Structural basis of ribosomal peptide macrocyclization in plants

  1. Joel Haywood
  2. Jason W Schmidberger
  3. Amy M James
  4. Samuel G Nonis
  5. Kirill V Sukhoverkov
  6. Mikael Elias
  7. Charles S Bond
  8. Joshua S Mylne  Is a corresponding author
  1. The University of Western Australia, Australia
  2. University of Minnesota, United States

Abstract

Constrained, cyclic peptides encoded by plant genes represent a new generation of drug leads. Evolution has repeatedly recruited the Cys-protease asparaginyl endopeptidase (AEP) to perform their head-to-tail ligation. These macrocyclization reactions use the substrates amino terminus instead of water to deacylate, so a peptide bond is formed. How solvent-exposed plant AEPs macrocyclize is poorly understood. Here we present the crystal structure of an active plant AEP from the common sunflower, Helianthus annuus. The active site contained electron density for a tetrahedral intermediate with partial occupancy that predicted a binding mode for peptide macrocyclization. By substituting catalytic residues we could alter the ratio of cyclic to acyclic products. Moreover, we showed AEPs from other species lacking cyclic peptides can perform macrocyclization under favorable pH conditions. This structural characterization of AEP presents a logical framework for engineering superior enzymes that generate macrocyclic peptide drug leads.

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Article and author information

Author details

  1. Joel Haywood

    School of Molecular Sciences, The University of Western Australia, Perth, Australia
    Competing interests
    The authors declare that no competing interests exist.
  2. Jason W Schmidberger

    School of Molecular Sciences, The University of Western Australia, Perth, Australia
    Competing interests
    The authors declare that no competing interests exist.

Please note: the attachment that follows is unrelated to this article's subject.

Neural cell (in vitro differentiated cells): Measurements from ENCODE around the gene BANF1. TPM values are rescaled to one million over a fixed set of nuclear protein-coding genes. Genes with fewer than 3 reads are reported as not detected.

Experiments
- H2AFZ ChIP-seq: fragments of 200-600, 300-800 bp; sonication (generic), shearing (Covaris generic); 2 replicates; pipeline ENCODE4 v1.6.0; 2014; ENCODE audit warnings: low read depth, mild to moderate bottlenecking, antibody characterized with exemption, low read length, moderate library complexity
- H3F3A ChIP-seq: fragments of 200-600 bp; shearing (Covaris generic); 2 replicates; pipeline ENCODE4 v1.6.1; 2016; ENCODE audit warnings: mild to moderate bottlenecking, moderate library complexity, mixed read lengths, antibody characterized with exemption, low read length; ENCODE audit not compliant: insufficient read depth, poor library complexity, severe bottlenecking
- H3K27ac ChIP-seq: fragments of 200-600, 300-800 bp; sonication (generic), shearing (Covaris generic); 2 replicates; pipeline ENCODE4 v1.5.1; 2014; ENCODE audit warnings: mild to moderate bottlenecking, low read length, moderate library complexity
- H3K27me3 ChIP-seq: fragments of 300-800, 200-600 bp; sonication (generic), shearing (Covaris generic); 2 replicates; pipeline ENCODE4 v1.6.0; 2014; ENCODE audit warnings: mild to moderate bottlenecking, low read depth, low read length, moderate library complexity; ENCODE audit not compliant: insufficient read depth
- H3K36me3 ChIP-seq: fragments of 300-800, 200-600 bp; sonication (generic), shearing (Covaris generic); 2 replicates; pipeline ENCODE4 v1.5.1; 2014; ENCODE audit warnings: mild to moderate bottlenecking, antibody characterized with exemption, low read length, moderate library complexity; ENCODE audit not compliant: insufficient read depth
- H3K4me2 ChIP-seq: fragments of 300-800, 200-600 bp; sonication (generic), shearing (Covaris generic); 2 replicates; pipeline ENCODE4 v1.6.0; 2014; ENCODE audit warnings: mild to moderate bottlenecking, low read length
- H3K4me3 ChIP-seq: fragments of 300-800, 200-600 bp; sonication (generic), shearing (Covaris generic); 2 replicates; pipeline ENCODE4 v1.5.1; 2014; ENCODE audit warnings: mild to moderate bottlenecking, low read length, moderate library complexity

3. Amy M James

    School of Molecular Sciences, The University of Western Australia, Perth, Australia
    Competing interests
    The authors declare that no competing interests exist.
  4. Samuel G Nonis

    School of Molecular Sciences, The University of Western Australia, Perth, Australia
    Competing interests
    The authors declare that no competing interests exist.
  5. Kirill V Sukhoverkov

    School of Molecular Sciences, The University of Western Australia, Perth, Australia
    Competing interests
    The authors declare that no competing interests exist.
  6. Mikael Elias

    Department of Biochemistry, Molecular Biology and Biophysics, University of Minnesota, St Paul, United States
    Competing interests
    The authors declare that no competing interests exist.
  7. Charles S Bond

    School of Molecular Sciences, The University of Western Australia, Perth, Australia
    Competing interests
    The authors declare that no competing interests exist.
  8. Joshua S Mylne

    School of Molecular Sciences, The University of Western Australia, Perth, Australia
    For correspondence
    joshua.mylne@uwa.edu.au
    Competing interests
    The authors declare that no competing interests exist.
    ORCID icon "This ORCID iD identifies the author of this article:" 0000-0003-4957-6388

Funding

Australian Research Council (FT120100013)

  • Joshua S Mylne

Australian Research Council (DP160100107)

  • Joshua S Mylne

The funders had no role in study design, data collection and interpretation, or the decision to submit the work for publication.

Reviewing Editor

  1. Charles S Craik, University of California, San Francisco, United States

Publication history

  1. Received: October 19, 2017
  2. Accepted: January 26, 2018
  3. Accepted Manuscript published: January 31, 2018 (version 1)
  4. Version of Record published: March 2, 2018 (version 2)

Copyright

© 2018, Haywood et al.

This article is distributed under the terms of the Creative Commons Attribution License permitting unrestricted use and redistribution provided that the original author and source are credited.

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  1. Joel Haywood
  2. Jason W Schmidberger
  3. Amy M James
  4. Samuel G Nonis
  5. Kirill V Sukhoverkov
  6. Mikael Elias
  7. Charles S Bond
  8. Joshua S Mylne
(2018)
Structural basis of ribosomal peptide macrocyclization in plants
eLife 7:e32955.
https://doi.org/10.7554/eLife.32955

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